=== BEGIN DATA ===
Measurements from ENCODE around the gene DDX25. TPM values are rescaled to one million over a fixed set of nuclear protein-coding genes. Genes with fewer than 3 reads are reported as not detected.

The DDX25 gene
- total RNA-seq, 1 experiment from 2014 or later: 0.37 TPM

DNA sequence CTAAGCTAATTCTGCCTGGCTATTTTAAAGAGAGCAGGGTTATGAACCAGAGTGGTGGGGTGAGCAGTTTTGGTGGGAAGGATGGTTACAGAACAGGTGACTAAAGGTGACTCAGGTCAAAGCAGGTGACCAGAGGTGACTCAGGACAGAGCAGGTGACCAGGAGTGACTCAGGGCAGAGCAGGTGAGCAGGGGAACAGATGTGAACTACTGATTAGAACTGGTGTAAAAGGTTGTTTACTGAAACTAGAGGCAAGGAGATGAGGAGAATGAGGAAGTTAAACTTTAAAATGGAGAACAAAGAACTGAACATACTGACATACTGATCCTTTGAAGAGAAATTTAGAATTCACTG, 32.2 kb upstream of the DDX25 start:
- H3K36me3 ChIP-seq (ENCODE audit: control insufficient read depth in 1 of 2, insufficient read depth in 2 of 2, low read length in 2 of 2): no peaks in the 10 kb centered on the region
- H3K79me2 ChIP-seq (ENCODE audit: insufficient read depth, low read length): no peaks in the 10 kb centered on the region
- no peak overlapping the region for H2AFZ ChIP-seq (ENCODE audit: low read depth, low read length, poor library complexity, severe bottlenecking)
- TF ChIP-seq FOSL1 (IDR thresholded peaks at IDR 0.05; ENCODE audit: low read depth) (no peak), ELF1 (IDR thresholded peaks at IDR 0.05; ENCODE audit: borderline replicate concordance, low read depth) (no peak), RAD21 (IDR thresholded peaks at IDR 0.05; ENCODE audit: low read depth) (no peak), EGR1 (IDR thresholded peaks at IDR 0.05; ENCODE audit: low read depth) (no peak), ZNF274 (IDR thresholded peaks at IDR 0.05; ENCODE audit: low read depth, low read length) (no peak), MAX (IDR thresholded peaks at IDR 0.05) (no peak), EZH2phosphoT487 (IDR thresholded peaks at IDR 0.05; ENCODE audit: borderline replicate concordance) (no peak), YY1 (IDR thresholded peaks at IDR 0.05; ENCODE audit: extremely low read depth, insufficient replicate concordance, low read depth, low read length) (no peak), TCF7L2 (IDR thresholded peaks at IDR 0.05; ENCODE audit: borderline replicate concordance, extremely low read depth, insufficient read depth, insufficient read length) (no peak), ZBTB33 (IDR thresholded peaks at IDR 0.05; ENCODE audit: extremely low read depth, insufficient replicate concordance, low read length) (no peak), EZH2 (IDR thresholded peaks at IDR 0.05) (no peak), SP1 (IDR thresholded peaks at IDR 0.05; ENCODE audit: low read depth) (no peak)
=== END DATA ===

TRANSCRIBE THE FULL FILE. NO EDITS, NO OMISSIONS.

Measurements from ENCODE around the gene DDX25. TPM values are rescaled to one million over a fixed set of nuclear protein-coding genes. Genes with fewer than 3 reads are reported as not detected.

The DDX25 gene
- total RNA-seq, 1 experiment from 2014 or later: 0.37 TPM

DNA sequence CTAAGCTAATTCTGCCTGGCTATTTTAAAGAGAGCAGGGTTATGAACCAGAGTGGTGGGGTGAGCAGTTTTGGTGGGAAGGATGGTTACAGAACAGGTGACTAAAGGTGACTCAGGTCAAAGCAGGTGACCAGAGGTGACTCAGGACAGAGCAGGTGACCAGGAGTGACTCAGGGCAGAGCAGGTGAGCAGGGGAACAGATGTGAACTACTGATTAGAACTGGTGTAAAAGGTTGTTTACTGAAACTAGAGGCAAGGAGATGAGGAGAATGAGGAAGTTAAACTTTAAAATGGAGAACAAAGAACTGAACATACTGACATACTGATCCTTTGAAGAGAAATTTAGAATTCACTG, 32.2 kb upstream of the DDX25 start:
- H3K36me3 ChIP-seq (ENCODE audit: control insufficient read depth in 1 of 2, insufficient read depth in 2 of 2, low read length in 2 of 2): no peaks in the 10 kb centered on the region
- H3K79me2 ChIP-seq (ENCODE audit: insufficient read depth, low read length): no peaks in the 10 kb centered on the region
- no peak overlapping the region for H2AFZ ChIP-seq (ENCODE audit: low read depth, low read length, poor library complexity, severe bottlenecking)
- TF ChIP-seq FOSL1 (IDR thresholded peaks at IDR 0.05; ENCODE audit: low read depth) (no peak), ELF1 (IDR thresholded peaks at IDR 0.05; ENCODE audit: borderline replicate concordance, low read depth) (no peak), RAD21 (IDR thresholded peaks at IDR 0.05; ENCODE audit: low read depth) (no peak), EGR1 (IDR thresholded peaks at IDR 0.05; ENCODE audit: low read depth) (no peak), ZNF274 (IDR thresholded peaks at IDR 0.05; ENCODE audit: low read depth, low read length) (no peak), MAX (IDR thresholded peaks at IDR 0.05) (no peak), EZH2phosphoT487 (IDR thresholded peaks at IDR 0.05; ENCODE audit: borderline replicate concordance) (no peak), YY1 (IDR thresholded peaks at IDR 0.05; ENCODE audit: extremely low read depth, insufficient replicate concordance, low read depth, low read length) (no peak), TCF7L2 (IDR thresholded peaks at IDR 0.05; ENCODE audit: borderline replicate concordance, extremely low read depth, insufficient read depth, insufficient read length) (no peak), ZBTB33 (IDR thresholded peaks at IDR 0.05; ENCODE audit: extremely low read depth, insufficient replicate concordance, low read length) (no peak), EZH2 (IDR thresholded peaks at IDR 0.05) (no peak), SP1 (IDR thresholded peaks at IDR 0.05; ENCODE audit: low read depth) (no peak)